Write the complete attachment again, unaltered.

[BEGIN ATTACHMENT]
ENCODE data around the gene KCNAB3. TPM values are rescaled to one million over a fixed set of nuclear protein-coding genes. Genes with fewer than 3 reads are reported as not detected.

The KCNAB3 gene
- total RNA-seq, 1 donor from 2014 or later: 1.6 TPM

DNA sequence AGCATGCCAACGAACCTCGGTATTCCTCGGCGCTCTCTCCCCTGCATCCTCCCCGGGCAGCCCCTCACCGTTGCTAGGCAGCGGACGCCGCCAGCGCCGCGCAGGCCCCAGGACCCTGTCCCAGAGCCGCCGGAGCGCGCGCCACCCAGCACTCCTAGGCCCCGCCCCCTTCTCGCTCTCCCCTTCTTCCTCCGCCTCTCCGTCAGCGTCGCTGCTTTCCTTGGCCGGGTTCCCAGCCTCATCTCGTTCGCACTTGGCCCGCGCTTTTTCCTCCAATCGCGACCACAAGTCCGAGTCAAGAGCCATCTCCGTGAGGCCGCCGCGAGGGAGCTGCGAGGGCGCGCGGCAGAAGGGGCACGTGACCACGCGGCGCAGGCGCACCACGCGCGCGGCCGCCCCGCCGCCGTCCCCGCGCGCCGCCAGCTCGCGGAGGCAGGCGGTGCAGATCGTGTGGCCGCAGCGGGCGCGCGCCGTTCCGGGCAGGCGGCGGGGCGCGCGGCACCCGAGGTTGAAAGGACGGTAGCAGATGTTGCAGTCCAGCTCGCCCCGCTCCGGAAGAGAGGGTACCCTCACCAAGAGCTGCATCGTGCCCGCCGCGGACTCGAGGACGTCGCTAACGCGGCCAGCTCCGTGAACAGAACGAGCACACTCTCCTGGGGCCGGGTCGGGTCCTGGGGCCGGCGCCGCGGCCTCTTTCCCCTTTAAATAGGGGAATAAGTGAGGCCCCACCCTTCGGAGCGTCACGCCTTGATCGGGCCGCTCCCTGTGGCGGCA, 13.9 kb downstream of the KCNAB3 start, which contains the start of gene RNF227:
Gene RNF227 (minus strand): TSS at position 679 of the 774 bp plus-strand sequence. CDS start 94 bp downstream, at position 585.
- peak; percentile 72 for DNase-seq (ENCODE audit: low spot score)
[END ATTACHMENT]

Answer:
ENCODE data around the gene KCNAB3. TPM values are rescaled to one million over a fixed set of nuclear protein-coding genes. Genes with fewer than 3 reads are reported as not detected.

The KCNAB3 gene
- total RNA-seq, 1 donor from 2014 or later: 1.6 TPM

DNA sequence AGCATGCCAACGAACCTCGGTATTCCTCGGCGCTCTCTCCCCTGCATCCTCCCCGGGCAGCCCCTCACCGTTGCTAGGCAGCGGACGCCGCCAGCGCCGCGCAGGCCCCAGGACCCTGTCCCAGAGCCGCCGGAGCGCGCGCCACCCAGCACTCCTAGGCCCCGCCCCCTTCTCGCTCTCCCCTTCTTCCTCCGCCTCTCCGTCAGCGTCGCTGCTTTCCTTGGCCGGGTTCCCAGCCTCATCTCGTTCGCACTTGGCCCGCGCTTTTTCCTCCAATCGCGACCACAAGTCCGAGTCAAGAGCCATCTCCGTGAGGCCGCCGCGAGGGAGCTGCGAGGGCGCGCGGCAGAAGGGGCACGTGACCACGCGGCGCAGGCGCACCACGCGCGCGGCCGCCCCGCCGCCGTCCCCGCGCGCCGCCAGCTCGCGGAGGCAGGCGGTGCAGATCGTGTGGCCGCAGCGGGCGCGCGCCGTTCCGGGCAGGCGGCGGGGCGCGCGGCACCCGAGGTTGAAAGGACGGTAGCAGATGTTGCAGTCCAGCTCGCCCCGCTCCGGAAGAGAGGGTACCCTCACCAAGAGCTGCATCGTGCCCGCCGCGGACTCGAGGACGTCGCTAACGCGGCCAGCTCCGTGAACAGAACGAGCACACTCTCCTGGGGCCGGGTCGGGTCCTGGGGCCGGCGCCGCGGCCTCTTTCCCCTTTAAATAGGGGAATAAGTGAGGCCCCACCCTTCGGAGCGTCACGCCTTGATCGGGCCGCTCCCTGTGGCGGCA, 13.9 kb downstream of the KCNAB3 start, which contains the start of gene RNF227:
Gene RNF227 (minus strand): TSS at position 679 of the 774 bp plus-strand sequence. CDS start 94 bp downstream, at position 585.
- peak; percentile 72 for DNase-seq (ENCODE audit: low spot score)